2. Do you prefer bass heavy? Bass light? Forward treble/mids? Neutral? What's your sound signature?

3. Do you need isolation? Or do you want the biggest sound stage you can get?

4. Do you need portability?

5. Do you have a style preference?

 

Now, I bring all of this up because in your list of equipment you posted, you've already listed a $200 DAC setup, plus a DAC, and then your headphones. With a budget of $430, I would spend most of that on headphones. Then focus on DAC. Then focus on amp. In which case, get a DAC/AMP combination.

 

We can recommend headphones forever, but without knowing what kind of sound you want, it won't help much. I will however give you some blanket suggestions:

 

BeyerDyanmic DT880 - Neutralish headphone, good sound stage, good bass presence. Great for everything you throw at it, including movies. Beyer comfort. Good detail and clarity. Not overly bassy like some other Beyers. Go DT990 if you want more bass response and brighter treble.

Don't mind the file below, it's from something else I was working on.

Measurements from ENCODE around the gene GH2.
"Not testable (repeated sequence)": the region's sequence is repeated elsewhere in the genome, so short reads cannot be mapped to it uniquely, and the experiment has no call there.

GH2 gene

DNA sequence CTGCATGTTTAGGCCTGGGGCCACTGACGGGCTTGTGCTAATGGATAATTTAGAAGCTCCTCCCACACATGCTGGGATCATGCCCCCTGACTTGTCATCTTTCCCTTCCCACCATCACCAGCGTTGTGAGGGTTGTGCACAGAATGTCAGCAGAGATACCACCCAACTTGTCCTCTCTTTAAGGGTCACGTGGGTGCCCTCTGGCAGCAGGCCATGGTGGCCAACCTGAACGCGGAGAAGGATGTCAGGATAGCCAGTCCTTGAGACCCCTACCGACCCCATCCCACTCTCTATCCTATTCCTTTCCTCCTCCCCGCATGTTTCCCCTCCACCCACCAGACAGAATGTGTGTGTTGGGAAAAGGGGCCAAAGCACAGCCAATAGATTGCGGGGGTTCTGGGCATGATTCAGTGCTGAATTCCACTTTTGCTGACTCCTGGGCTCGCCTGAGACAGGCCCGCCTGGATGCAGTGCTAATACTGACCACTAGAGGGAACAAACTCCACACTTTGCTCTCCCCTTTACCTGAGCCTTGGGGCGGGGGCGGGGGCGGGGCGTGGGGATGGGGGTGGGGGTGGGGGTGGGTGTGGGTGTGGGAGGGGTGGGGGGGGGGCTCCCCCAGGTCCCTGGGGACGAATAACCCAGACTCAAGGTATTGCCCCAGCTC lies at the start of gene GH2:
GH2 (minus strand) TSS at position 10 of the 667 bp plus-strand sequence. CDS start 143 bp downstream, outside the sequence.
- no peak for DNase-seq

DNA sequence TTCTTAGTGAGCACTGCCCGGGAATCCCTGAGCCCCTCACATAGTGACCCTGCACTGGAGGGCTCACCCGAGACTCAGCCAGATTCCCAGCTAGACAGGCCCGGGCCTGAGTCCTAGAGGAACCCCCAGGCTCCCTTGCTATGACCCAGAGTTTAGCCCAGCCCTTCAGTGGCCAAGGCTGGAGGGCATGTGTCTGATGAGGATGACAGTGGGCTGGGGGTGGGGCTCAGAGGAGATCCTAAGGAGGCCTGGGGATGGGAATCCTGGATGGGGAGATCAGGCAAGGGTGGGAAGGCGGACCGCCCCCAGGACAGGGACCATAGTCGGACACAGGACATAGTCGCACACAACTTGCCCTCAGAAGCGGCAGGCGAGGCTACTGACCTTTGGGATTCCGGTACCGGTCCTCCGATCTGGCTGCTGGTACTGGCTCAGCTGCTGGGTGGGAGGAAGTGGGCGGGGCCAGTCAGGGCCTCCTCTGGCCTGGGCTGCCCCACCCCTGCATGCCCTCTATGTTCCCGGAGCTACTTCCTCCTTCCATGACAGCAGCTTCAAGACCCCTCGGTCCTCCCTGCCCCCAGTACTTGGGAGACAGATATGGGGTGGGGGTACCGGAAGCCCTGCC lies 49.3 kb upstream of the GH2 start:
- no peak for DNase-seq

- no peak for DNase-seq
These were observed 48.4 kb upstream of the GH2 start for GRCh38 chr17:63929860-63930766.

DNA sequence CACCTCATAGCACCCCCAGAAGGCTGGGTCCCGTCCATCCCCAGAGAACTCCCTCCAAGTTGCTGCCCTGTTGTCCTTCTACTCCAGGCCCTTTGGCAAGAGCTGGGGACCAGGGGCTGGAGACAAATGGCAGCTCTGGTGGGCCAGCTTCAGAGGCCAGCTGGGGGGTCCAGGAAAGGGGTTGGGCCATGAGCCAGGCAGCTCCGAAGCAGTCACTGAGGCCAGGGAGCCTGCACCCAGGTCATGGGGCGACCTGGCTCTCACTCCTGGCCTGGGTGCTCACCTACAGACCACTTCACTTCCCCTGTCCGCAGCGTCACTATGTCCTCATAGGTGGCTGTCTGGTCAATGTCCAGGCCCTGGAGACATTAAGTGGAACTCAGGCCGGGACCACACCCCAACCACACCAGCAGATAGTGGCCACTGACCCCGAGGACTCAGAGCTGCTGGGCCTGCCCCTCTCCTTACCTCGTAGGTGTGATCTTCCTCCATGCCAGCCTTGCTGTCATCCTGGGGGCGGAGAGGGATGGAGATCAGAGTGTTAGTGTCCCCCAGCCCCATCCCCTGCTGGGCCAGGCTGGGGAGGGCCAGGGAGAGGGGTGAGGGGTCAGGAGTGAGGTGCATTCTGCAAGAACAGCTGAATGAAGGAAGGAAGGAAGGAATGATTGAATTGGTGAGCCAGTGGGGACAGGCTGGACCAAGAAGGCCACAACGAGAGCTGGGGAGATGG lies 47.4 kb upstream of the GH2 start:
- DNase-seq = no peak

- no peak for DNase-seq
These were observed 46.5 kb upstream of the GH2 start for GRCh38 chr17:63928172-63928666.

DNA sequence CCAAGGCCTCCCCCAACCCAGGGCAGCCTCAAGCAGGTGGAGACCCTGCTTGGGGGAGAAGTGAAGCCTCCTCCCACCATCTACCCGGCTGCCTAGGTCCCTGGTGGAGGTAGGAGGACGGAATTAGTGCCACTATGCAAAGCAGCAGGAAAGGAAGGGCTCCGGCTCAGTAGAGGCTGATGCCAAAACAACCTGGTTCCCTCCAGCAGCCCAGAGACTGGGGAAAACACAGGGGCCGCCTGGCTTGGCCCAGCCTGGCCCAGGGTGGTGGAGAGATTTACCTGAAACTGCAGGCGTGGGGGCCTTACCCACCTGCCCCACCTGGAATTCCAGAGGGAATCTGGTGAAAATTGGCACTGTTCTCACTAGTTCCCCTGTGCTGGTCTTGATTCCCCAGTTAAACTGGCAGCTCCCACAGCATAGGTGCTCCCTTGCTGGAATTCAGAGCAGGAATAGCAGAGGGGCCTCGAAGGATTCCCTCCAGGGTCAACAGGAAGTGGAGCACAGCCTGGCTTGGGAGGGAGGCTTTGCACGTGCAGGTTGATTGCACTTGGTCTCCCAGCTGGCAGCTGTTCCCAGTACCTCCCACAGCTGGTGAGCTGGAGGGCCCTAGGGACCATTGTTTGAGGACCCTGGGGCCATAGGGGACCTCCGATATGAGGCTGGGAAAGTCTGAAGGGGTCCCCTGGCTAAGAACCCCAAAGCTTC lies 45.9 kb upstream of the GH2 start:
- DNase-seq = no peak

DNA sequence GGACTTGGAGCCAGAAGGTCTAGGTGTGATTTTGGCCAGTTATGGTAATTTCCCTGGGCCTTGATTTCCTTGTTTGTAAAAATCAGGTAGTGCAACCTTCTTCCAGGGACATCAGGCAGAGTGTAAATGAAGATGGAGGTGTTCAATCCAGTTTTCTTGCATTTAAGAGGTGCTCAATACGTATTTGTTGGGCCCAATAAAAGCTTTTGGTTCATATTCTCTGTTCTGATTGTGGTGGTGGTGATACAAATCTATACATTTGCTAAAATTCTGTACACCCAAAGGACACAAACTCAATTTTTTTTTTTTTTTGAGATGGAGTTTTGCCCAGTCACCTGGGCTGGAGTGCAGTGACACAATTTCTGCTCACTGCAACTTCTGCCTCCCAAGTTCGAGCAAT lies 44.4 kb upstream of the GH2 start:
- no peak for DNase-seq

Sennheiser HD600 - Neutralish headphone, great sound stage. Very laid back sound, not quite as engaging, as Sennheiser tends to sound. The only thing below this I would recommend spending money on is the HD598 which has a more forward/bright and engaging sound. So if you want laidback quality, HD600. If you want forward engaging quality, get the HD598.

 

These are open headphones and are generally neutral sounding headphones that I suggested for a reason. They're generally good pleasers because they tend to do everything relatively well. Some people want more bass. Some want more detail/clarity. This is where we help you, by you telling us what you like.

 

As for your DAC/AMP option, the Maverick Audio TubeMagic D1 is a great way to start. It will give you a good source signal and has a built in amplifier. Good price point. Leaves you $230 roughly for the headphones. You can do that, especially if you nab some used headphones.